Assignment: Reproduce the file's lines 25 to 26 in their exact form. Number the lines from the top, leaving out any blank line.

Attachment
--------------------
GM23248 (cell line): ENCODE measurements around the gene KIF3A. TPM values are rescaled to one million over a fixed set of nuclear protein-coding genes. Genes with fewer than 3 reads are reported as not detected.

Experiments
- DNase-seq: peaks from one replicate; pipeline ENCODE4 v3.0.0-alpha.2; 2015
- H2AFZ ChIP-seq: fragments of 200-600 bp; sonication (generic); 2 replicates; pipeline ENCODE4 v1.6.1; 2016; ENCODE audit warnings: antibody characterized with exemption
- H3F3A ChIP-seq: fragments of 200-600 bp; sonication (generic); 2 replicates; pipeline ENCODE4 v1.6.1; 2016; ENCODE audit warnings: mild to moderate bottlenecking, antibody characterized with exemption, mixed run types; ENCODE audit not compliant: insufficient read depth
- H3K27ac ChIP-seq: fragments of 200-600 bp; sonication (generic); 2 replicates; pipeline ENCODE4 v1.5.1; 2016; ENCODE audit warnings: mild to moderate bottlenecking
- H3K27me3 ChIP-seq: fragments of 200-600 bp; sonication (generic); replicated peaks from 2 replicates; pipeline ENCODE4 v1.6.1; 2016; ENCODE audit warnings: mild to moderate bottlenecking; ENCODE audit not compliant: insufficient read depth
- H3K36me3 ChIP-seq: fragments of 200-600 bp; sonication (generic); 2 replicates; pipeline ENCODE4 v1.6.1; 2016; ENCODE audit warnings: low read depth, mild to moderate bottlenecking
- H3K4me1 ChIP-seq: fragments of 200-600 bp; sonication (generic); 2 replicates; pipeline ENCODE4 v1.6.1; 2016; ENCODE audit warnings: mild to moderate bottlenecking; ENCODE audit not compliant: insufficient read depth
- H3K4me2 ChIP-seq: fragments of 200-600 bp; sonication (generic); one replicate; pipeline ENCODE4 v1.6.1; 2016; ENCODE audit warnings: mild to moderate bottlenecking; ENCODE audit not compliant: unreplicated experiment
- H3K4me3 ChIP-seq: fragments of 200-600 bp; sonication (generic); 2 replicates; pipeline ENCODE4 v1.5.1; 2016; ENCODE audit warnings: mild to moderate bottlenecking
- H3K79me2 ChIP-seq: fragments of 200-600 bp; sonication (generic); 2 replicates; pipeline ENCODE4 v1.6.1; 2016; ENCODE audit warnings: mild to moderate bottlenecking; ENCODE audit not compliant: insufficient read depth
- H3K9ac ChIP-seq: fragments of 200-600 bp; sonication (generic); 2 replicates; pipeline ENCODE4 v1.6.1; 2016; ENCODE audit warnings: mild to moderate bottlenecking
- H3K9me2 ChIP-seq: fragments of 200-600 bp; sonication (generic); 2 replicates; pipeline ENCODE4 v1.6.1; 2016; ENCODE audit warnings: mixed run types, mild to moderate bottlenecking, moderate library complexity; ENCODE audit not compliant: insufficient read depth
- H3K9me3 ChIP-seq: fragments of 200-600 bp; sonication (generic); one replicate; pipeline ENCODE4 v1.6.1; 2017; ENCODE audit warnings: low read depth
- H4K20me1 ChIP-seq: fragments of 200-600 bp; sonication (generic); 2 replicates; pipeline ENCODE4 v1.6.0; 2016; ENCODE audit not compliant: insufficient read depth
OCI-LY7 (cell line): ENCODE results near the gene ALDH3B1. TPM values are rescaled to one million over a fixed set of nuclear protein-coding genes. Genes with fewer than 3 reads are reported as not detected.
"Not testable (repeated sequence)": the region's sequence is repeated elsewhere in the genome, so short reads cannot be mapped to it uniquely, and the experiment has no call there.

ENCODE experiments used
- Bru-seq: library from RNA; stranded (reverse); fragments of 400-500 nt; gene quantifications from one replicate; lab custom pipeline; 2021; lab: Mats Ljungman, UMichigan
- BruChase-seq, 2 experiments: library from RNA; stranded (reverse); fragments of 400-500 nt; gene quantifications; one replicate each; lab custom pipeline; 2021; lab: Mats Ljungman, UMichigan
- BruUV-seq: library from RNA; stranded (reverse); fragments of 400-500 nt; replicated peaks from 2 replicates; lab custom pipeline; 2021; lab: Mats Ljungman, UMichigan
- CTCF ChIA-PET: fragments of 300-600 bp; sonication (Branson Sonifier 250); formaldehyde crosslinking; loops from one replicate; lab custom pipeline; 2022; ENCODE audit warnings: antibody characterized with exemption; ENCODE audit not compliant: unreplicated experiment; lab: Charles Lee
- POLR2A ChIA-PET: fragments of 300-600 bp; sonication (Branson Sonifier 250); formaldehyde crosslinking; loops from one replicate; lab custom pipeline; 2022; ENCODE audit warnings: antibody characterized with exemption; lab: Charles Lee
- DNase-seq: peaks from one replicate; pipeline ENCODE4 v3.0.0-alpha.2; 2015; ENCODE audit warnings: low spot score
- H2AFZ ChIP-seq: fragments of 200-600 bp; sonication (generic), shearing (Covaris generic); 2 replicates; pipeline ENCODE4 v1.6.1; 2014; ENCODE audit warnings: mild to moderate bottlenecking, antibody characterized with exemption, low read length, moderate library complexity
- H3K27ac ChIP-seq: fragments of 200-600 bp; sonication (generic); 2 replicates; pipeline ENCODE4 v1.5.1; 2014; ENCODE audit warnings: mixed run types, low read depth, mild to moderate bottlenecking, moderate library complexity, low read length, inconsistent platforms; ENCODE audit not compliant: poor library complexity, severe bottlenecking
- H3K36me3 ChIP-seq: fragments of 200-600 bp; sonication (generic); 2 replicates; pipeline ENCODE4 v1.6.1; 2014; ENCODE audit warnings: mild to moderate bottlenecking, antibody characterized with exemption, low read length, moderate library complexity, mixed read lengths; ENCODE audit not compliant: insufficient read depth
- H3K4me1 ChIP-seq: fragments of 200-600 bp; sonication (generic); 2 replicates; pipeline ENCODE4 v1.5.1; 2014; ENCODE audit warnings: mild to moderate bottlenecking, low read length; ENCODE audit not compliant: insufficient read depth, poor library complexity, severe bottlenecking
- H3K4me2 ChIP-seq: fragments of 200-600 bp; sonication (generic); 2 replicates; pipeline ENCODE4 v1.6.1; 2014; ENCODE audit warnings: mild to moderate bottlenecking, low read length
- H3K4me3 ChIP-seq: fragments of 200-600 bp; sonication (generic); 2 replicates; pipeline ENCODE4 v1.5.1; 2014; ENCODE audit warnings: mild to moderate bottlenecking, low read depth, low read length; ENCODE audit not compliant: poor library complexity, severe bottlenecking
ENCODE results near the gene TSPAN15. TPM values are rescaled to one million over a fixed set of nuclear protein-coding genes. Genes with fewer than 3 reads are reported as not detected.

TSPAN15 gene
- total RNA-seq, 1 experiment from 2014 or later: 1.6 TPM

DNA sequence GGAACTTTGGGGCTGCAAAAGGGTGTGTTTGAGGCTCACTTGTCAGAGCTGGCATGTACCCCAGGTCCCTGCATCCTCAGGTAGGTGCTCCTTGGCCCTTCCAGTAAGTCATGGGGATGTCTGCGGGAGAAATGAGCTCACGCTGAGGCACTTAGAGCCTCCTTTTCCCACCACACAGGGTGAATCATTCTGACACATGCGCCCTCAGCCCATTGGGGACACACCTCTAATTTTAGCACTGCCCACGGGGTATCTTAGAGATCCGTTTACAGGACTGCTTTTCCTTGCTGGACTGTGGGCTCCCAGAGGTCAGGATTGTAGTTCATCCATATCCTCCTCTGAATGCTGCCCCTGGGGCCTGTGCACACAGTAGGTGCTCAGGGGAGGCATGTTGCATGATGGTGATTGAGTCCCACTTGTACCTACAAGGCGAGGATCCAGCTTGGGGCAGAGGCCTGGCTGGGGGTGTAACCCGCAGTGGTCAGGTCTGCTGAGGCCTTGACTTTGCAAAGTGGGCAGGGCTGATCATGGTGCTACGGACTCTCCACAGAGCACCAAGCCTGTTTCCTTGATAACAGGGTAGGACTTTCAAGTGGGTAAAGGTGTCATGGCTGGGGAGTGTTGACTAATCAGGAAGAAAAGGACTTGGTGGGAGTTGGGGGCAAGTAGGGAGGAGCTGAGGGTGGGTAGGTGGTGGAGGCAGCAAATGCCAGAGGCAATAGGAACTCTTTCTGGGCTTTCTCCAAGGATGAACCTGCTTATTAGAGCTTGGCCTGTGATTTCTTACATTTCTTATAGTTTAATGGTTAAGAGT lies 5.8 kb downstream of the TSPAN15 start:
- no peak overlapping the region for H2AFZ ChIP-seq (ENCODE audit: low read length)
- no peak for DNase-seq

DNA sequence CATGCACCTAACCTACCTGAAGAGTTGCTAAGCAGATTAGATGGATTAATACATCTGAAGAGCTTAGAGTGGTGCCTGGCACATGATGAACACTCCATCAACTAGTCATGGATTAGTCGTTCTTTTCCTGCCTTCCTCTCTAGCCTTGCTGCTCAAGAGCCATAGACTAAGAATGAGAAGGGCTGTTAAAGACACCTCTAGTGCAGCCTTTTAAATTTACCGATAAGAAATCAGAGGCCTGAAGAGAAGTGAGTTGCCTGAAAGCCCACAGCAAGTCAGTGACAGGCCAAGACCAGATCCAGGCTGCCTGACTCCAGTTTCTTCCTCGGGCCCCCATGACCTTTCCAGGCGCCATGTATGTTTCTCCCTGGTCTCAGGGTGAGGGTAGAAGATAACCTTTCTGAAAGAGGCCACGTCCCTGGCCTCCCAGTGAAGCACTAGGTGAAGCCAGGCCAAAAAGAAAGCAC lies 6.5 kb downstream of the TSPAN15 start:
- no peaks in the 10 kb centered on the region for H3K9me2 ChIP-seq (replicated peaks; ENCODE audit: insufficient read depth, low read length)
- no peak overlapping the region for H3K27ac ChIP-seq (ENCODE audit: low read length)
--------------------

- DNase-seq: peaks from one replicate; pipeline ENCODE4 v3.0.0-alpha.2; 2015; ENCODE audit warnings: low spot score
- H2AFZ ChIP-seq: fragments of 200-600 bp; sonication (generic), shearing (Covaris generic); 2 replicates; pipeline ENCODE4 v1.6.1; 2014; ENCODE audit warnings: mild to moderate bottlenecking, antibody characterized with exemption, low read length, moderate library complexity